They claim, with some justification, to have played a part in the outcome locally of the recent London Assembly election. It is, presumably, great to have people blogging about Barnet's local politics, but if they are going to claim such influence, then it is reasonable for someone like me to write about what they have written.
Having done this (http://www.thejc.com/blogs/matthewharris/pro-palestinian-tory-and-local-jewish-community), I then discovered that two of these bloggers (Roger Tichborne at Barnet Eye, and 'Mrs Angry' at Broken Barnet) had responded on their blogs, with these pieces: http://barneteye.blogspot.com/2012/05/failed-lib-dem-candidate-attacks-barnet.html?m=1 and http://wwwbrokenbarnet.blogspot.com/2012/05/battle-for-brunswick-park.html?m=1 (if you scroll down to the bit about me).
The former piece is obviously, simply a very personal attack on me, and there is no point pretending otherwise.
I rose to the bait and responded with a couple of posts on this blog. This then extended on to Twitter, with Mr Tichborne tweeting regularly about my accent (!), my being "boring and very dishonest" and my having told "a whopping great porkie" (because I said that I had started blogging upon being selected as Hendon's candidate in October 2009, when I had actually had another, separate blog since 2007 - Mr Tichborne sees this as being very important, as it proves, according to one of his more polite comments on this blog, that I am "a proven liar").
I did respond on Twitter, and immediately felt very foolish to be having such a spat in public - that is not what I do, and it is not who I am.
Mr Tichborne will doubtless see this post and respond here and on Twitter with out-of-context quotes that 'prove' that I was as 'rude' to him as he was to me, but, actually, I really wasn't.
For example, I said that Mr Tichborne's campaigns against Tories like Cllr Brian Coleman and Matthew Offord MP are sometimes "raucous and ugly". Mr Tichborne then tweeted that I had said that he (Mr Tichborne) was "raucous and ugly", which I had not - I would never write something like that.
I simply would not, and it's hard to have a debate with someone who pounces on every little thing that I say, and on any perceived inconsistency, and start haranguing me about the detailed semantics of what I did and did not say.
Similarly, 'Mrs Angry' posted on this blog: "I can only imagine that you are working out some sort of personal issue in this continued attack on the Barnet bloggers: if so, this is something you need to address, and not project on to others." She later added: "What on earth is wrong with you?"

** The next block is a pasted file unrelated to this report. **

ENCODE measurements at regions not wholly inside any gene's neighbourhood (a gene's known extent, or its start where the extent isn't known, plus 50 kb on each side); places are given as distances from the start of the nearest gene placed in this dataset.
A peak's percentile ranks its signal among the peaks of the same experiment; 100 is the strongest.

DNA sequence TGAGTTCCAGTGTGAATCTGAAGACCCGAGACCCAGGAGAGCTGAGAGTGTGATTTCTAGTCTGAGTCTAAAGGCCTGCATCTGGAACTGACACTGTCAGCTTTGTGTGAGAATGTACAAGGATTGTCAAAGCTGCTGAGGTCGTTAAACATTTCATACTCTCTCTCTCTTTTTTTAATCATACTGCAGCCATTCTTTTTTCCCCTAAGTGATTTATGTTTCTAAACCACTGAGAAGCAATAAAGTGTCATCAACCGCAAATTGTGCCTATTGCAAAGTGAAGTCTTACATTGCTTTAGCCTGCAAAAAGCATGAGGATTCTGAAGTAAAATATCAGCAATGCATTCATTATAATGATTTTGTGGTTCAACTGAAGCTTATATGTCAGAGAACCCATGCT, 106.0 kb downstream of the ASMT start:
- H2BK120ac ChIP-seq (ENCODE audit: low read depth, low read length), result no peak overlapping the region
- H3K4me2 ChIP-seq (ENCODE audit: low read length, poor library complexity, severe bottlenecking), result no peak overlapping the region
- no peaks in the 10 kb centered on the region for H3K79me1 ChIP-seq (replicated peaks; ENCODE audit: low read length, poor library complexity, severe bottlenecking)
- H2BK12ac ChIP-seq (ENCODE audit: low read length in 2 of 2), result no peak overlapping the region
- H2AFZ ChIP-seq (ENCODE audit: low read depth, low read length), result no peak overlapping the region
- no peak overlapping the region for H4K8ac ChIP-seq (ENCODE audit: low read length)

This does remind me of a certain New Labour spin doctor's tactic of saying that Blair's critics had "issues", and I really don't like it as a tactic.
Even when Messrs Coleman and Offord are worthy of criticism politically (which they very often are), I recoil from the sort of highly personal campaigns against such people that some bloggers sometimes engage in: http://wwwbrokenbarnet.blogspot.com/2011/05/brian-coleman-fightback-starts-here.html?m=1; http://colemansgottogo.blogspot.com/?m=1; http://barneteye.blogspot.com/2012/05/captain-useless-special-who-saved-all.html.
With respect to 'Mrs Angry', for example, I do not like her calling one Tory politician "tubby" and "portly" - as we are adults, must we really poke fun at fat people (I write as someone who is himself not the slimmest of gentlemen)?
Once we've finished laughing at fat people, shall we move on to laughing at alcoholics and people affected by depression? Mrs Angry then wrote that she'd only called him "tubby" because he's someone who's eaten a lot at the taxpayer's expense, so we're entitled to care about his weight, but surely...
There are some bloggers for whom it is all about squabbling with each other, and I can't run the risk of appearing to be such a blogger. Even when I might be 'right', I do not wish to look like someone who blogs about personal disagreements - nobody cares 'who started it', so it just makes me look petty and argumentative.
So I have deleted a number of posts (and the associated comments) from this blog, because they were posts in which I was having that sort of argument with different people. Tory Cllr Robert Rams then tweeted that my deleting these posts will make Mr Tichborne and 'Mrs Angry' "think they are right" - Cllr Rams is quite right, it will.
I am going to rise above it and be more judicious from now on in how I respond on this blog and on Twitter. I shall aim not to rise to the bait of people who are being deliberatively provocative, and any comment on this blog that is simply full of knockabout abuse might simply be deleted. Onwards!